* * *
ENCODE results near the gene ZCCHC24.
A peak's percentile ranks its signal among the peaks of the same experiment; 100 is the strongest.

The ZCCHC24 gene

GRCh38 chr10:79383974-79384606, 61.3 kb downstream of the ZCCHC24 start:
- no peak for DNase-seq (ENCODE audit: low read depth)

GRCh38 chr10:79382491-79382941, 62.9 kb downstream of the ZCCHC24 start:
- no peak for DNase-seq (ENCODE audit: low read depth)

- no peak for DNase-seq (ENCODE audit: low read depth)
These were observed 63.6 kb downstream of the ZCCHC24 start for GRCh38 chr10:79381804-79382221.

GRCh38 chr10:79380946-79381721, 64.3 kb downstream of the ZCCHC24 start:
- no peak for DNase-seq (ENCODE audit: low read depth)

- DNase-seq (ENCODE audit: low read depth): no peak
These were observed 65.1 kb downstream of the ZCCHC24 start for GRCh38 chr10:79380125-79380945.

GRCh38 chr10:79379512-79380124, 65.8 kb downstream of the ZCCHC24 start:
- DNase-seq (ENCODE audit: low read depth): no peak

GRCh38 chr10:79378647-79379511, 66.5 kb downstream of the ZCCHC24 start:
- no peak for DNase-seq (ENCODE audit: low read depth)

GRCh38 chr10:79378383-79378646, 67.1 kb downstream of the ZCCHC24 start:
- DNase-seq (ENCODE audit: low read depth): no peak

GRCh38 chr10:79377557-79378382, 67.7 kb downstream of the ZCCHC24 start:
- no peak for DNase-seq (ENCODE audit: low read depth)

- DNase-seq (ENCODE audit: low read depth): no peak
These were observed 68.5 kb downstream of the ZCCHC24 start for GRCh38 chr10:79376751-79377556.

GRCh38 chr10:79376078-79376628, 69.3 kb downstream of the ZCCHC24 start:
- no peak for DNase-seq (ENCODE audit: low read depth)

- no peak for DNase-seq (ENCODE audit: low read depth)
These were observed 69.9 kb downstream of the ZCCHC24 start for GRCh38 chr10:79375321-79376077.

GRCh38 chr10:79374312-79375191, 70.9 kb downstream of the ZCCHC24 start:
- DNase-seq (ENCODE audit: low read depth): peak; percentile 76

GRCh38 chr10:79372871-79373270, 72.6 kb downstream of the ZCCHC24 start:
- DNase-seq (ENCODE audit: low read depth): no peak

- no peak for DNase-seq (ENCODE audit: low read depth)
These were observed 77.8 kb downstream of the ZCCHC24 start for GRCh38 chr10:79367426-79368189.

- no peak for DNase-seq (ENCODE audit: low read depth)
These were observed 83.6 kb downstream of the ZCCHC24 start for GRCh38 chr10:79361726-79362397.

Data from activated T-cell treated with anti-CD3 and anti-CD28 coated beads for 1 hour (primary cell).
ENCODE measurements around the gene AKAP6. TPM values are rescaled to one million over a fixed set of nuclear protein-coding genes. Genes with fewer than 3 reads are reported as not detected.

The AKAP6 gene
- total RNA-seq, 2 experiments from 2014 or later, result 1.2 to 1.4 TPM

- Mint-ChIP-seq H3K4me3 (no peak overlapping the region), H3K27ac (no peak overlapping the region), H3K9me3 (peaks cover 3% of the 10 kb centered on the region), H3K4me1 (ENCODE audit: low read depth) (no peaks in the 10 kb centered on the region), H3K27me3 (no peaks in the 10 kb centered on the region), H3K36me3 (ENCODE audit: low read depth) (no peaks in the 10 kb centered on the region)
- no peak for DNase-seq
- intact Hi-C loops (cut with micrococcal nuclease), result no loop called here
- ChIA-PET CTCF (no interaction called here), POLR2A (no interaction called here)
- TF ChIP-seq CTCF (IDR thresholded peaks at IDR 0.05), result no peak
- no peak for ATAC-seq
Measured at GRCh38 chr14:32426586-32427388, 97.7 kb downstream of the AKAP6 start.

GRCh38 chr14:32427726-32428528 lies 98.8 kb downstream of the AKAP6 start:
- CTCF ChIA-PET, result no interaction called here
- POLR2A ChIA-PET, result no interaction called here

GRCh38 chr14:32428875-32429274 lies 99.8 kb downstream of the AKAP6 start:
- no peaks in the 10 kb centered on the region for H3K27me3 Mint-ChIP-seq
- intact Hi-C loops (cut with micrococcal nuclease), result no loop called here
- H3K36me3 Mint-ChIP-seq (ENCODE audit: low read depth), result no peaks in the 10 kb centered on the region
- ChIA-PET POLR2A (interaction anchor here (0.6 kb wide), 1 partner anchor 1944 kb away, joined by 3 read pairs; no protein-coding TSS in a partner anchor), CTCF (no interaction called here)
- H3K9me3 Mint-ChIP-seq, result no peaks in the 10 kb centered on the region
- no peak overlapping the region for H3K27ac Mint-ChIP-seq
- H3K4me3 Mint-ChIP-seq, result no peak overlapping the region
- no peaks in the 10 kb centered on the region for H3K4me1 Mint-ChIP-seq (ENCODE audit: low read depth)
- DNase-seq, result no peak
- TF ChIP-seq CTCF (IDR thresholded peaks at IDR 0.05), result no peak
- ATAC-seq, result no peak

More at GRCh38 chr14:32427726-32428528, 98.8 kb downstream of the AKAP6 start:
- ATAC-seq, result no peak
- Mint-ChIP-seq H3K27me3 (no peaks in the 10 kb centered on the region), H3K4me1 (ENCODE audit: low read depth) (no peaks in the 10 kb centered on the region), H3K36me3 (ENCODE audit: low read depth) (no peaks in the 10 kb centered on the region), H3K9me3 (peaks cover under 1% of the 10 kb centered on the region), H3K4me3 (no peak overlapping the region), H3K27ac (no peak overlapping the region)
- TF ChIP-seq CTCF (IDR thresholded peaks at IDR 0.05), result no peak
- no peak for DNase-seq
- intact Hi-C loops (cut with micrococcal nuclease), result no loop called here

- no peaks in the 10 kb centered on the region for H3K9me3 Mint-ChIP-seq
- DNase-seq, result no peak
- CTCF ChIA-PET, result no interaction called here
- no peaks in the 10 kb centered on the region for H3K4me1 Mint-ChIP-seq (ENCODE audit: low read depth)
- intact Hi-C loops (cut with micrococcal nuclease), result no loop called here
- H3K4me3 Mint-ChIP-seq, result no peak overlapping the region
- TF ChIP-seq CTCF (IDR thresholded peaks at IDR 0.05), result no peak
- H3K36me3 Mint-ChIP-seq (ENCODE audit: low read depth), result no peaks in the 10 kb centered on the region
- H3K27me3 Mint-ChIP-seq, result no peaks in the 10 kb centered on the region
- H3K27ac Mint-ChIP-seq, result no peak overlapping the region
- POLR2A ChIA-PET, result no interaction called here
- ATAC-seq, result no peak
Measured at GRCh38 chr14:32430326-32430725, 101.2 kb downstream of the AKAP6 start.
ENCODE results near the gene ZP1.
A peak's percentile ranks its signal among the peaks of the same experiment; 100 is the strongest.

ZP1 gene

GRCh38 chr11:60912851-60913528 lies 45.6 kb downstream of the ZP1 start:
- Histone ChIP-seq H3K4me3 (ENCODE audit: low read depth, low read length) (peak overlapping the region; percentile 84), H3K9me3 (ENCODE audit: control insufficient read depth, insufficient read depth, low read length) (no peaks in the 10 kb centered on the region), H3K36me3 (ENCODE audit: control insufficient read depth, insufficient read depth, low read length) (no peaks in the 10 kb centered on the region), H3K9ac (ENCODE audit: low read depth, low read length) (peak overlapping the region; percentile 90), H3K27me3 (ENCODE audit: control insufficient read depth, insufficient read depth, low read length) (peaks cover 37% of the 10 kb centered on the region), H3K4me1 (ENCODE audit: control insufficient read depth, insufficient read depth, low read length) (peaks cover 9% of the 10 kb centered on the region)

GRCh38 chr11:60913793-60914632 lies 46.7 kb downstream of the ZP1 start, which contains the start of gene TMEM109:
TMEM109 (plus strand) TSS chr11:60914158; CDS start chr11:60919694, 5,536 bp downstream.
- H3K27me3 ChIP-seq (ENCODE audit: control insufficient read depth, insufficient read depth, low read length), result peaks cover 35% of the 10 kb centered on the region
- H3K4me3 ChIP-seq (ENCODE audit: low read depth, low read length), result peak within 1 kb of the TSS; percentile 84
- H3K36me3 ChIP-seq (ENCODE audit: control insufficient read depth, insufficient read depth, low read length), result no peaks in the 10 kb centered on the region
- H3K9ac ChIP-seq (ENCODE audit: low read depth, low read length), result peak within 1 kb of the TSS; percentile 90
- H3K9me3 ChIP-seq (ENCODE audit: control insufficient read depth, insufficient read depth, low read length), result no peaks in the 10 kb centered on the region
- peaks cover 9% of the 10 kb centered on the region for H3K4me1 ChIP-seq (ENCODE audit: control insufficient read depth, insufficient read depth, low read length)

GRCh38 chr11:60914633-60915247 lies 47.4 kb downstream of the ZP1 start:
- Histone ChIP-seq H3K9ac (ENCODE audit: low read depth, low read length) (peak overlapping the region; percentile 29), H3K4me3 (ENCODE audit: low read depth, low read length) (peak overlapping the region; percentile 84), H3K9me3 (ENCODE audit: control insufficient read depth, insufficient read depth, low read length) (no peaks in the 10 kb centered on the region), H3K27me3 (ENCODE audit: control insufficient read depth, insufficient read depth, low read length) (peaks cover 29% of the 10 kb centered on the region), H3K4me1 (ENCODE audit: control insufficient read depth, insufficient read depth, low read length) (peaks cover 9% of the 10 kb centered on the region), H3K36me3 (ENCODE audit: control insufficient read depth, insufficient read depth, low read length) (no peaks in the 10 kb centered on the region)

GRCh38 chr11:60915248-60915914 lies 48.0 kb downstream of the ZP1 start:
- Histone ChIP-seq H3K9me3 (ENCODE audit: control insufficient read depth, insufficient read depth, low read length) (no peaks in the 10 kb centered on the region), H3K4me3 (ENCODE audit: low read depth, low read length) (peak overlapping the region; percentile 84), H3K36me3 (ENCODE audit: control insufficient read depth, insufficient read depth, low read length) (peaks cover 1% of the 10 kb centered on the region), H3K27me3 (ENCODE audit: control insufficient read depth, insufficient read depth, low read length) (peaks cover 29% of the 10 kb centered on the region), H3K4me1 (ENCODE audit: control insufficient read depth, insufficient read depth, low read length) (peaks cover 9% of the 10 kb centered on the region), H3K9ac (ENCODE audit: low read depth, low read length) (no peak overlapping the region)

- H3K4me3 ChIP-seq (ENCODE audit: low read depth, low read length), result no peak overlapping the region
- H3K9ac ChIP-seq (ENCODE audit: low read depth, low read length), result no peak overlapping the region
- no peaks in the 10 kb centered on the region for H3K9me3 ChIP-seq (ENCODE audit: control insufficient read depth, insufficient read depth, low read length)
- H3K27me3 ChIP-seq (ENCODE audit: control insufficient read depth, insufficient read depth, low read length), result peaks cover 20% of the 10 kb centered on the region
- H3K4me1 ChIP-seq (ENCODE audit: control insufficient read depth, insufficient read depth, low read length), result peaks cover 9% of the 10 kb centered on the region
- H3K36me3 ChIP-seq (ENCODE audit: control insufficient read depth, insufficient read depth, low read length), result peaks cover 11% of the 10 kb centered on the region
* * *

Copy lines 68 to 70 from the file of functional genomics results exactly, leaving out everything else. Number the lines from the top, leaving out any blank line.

- no peaks in the 10 kb centered on the region for H3K9me3 Mint-ChIP-seq
- DNase-seq, result no peak
- CTCF ChIA-PET, result no interaction called here